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Went to get gas in the snow (about a 1/4 mile round trip), and the car started fish tailing out of the gas station. As soon as it did, a bunch of lights started flashing (service advancetrac message came on) and the traction control lights came on saying it was off. Tried restarting car, lights on again & same error message. Drove home & left it parked.

This car cannot be trusted.
 

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More AI Safety Issues-

Went to get gas in the snow (about a 1/4 mile round trip), and the car started fish tailing out of the gas station. As soon as it did, a bunch of lights started flashing (service advancetrac message came on) and the traction control lights came on saying it was off. Tried restarting car, lights on again & same error message. Drove home & left it parked.

This car cannot be trusted.
<GASP> This is the same phenomena that is also appearing as the "dead battery." This is an "unexpected, adverse emergent AI behavior" that is not uncommon in sensor rich, complex electromechanical (robotics) AI software systems. Looks like Ford is trying to cover up this Artificial Intelligence reality much like Toyota's "floor mats" that caused the WOT events resulting in several deaths.

If you had been in heavy, high speed traffic, fatalities could have occurred. Ford MUST acknowledge this issue in their FS AWD before folks are killed due to an unexpected dead battery or the AWD going haywire very unexpectedly. Ford should be front and center and not hiding behind dealers regarding these life threatening software issues. My company has addressed these kinds of aberrant AI issues for nearly 20 years.

Toyota very quietly patented the fix to the WOT issue that killed several and scared many. Fact. :eek:
 

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V8FlatHead, it sounds like you may have an agenda here? There's no clear evidence that this is AI related, at this point. And I have to agree with the other comment, all the reporting on unintended acceleration I've seen has put it down to driver error? Can you give a link to the issues you're talking about?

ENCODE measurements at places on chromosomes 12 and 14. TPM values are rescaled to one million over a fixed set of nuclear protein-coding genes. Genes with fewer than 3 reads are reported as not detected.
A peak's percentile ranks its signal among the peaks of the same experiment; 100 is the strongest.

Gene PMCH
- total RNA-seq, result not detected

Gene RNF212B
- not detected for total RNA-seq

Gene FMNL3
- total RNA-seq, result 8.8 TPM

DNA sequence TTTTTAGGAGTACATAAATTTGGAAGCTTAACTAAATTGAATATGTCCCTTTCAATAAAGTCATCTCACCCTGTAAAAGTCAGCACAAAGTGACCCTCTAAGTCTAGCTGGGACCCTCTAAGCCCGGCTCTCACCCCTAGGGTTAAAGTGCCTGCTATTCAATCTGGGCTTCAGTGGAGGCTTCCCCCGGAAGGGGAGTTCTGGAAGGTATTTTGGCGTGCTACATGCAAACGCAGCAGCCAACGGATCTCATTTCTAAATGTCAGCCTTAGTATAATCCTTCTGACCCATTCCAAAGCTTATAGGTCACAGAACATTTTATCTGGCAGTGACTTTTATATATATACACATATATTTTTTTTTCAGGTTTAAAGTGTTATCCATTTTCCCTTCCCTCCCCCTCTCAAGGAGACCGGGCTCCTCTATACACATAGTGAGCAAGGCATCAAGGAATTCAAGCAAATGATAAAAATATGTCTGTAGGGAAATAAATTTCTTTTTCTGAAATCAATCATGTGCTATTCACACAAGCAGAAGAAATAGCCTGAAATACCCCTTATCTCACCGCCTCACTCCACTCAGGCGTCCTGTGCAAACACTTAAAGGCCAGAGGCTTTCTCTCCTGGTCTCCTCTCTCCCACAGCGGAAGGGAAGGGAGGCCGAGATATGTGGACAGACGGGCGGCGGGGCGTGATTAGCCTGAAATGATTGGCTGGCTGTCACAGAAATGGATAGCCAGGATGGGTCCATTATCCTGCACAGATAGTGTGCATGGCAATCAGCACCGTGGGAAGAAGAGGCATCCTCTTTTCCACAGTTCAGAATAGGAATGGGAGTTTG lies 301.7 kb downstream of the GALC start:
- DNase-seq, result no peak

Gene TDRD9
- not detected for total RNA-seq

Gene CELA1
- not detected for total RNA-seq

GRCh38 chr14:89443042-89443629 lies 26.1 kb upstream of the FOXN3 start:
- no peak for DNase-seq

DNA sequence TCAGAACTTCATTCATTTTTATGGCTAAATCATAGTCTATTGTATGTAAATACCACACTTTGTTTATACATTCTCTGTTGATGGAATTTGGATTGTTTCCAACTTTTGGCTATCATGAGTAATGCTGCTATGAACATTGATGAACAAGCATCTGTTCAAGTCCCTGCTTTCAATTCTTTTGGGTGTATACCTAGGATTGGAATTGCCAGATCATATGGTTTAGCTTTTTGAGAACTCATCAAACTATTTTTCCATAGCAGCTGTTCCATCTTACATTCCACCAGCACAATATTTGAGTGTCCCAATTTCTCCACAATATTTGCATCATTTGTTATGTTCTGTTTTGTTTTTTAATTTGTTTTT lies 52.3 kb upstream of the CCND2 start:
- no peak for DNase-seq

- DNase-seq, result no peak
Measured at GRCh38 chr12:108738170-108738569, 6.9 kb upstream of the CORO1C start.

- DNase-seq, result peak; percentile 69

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<GASP> This is the same phenomena that is also appearing as the "dead battery." This is an "unexpected, adverse emergent AI behavior" that is not uncommon in sensor rich, complex electromechanical (robotics) AI software systems. Looks like Ford is trying to cover up this Artificial Intelligence reality much like Toyota's "floor mats" that caused the WOT events resulting in several deaths.
If you had been in heavy, high speed traffic, fatalities could have occurred. Ford MUST acknowledge this issue in their FS AWD before folks are killed due to an unexpected dead battery or the AWD going haywire very unexpectedly. Ford should be front and center and not hiding behind dealers regarding these life threatening software issues. My company has addressed these kinds of aberrant AI issues for nearly 20 years.
Toyota very quietly patented the fix to the WOT issue that killed several and scared many. Fact. :eek:
Dude, no offense, but there's definitely no "AI behavior" here in these cars. Franti, unfortunately (seriously, I'm sad for you with these issues you've been having) seems to have been given a bad build - possibly a lemon - a problematic car with many issues at this point. Most of us haven't had any issues, aside from the dead batter issues present on many 2017 model Fords and Lincolns due to a poorly programmed module's power-save mode. If we had Fusions randomly yanking the steering-wheel left into walls, or the cars driving away without the owners or the keys inside the cars, I may be agreeing with you.
I went out in the snow and tooled around with a buddy for the day, and I had no such issues. Franti just got a bad example of a Sport, it's not a mass artificial intelligence behavior emergence.

Anyways, good luck with the car. Are you considering contacting Ford for replacement yet?
 

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Yes, drbob1, I do have an agenda:

Safety First!

Most non-AI developers consider AI to "be out there." Ford, and all automakers, have AI all over their cars. Hence the legitimacy of my concern that those with little, or no experience, in sensor rich, complex electromechanical systems under layers of software control will not infrequently mock those concerned about safety due to their own ignorance.
 

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Yes, drbob1, I do have an agenda:

Safety First!